Looking beyond a collective

One of the most interesting aspects of researching teacher professionalism in England and Sweden has been trying to understand what a collective voice sounds like. Who are the collective? How do they organise themselves? Do they speak louder together or, despite their number, only in a whisper? What I have discovered is that, in the teaching…

Raising the voices of mothers

I would like to raise the voices of mothers in Early Childhood Education. Many countries have started or continued educational policies for expansion of enrolment to infants, toddlers and pre-schools. Mothers are the key in this enrolment. They search for and choose the education or care for their children and then decide the best age for…

Raising voices in policymaking and teacher education

In the construction of a curriculum in Sweden, there are different stakeholders involved. It’s also a democratic process that needs to be maintained. The Swedish National Agency for Education has responsibility for the process. But this process is a negotiation between different voices of different stakeholders. There are many voices that should be listened to.…

Raising the voice of teachers

A voice that I would like to raise in education is that of teachers. Often the loudest voices in education discussions are those of law makers, policy makers and celebrities. Perhaps we hear from school leaders, maybe from parents or governing boards. But the people who have the most experience to draw on are teachers.…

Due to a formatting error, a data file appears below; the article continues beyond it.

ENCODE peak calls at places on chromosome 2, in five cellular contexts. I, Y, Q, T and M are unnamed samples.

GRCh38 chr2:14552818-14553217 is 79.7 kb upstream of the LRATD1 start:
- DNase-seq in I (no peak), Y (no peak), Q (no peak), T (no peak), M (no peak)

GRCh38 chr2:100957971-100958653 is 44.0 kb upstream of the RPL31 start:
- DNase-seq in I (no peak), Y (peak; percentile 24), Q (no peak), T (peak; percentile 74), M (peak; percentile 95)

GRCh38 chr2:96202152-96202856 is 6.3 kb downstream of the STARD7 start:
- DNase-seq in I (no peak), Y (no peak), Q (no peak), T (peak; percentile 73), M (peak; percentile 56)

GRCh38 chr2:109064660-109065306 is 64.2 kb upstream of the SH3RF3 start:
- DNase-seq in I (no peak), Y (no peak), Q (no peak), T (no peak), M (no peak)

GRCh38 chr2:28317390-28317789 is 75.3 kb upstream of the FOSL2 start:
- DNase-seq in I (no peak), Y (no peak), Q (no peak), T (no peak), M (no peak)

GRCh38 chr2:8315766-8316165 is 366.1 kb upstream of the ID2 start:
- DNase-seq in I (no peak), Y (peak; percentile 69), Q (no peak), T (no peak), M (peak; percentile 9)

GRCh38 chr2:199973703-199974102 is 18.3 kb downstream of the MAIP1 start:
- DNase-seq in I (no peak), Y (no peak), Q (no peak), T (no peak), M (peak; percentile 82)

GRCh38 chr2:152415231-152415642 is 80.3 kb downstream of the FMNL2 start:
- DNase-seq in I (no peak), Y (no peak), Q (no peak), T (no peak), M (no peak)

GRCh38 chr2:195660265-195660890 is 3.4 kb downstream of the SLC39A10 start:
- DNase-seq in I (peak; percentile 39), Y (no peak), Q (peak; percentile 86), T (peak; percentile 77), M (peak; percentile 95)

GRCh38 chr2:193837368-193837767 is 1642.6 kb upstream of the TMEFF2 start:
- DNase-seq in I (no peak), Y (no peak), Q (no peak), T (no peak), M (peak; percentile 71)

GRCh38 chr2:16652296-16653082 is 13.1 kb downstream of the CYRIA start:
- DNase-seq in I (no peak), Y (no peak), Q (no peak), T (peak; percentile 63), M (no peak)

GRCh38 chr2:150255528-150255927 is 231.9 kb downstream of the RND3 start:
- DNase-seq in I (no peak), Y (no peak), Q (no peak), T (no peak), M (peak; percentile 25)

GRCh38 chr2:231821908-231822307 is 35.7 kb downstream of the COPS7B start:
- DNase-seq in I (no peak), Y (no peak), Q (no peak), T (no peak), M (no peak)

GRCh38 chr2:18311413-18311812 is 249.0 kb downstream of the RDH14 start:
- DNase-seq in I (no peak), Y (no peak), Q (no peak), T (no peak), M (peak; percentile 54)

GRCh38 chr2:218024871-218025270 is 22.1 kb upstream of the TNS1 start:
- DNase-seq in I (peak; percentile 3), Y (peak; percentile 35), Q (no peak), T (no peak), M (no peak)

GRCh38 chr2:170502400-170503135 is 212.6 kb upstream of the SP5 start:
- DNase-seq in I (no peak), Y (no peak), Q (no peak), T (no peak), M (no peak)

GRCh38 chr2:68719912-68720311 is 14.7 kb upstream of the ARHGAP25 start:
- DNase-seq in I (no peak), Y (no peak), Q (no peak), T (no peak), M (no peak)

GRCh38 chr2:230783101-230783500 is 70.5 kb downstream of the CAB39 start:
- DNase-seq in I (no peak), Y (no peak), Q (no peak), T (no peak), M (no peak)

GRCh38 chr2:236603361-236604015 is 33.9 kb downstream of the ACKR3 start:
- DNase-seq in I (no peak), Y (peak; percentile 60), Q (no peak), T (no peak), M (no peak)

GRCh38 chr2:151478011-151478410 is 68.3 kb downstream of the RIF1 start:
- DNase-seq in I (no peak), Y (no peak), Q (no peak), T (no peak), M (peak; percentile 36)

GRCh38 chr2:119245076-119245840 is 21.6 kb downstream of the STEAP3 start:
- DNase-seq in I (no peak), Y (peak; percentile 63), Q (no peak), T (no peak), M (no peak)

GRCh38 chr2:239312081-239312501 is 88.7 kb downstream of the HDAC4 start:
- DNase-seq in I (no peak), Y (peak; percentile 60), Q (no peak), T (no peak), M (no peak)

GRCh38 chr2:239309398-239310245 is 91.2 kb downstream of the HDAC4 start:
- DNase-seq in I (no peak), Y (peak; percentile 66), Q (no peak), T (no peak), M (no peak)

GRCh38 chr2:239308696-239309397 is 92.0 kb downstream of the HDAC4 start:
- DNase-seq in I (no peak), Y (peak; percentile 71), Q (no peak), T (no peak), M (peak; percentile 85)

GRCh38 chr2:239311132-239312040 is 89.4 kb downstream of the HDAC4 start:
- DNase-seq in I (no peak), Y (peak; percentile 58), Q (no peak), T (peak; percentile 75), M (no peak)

Raising the voices of teachers as private school owners

If school systems are analysed from a comparative perspective, the Chilean, Swedish and English cases stand out because of their accelerated and high degree of privatisation. However, even though research on the expansion of subsidised private education is well developed, the owners or managers of these schools have been poorly studied. For this reason, I…

Raising a collective voice

The privatised context of teachers’ work encourages a culture of individualism and individualisation in which the collective identity is often imposed by a corporate elite.  I believe that professional self-definition through community and a unified message are essential if the teaching profession is to challenge these discourses of division and own brand forms of professionalism.  By…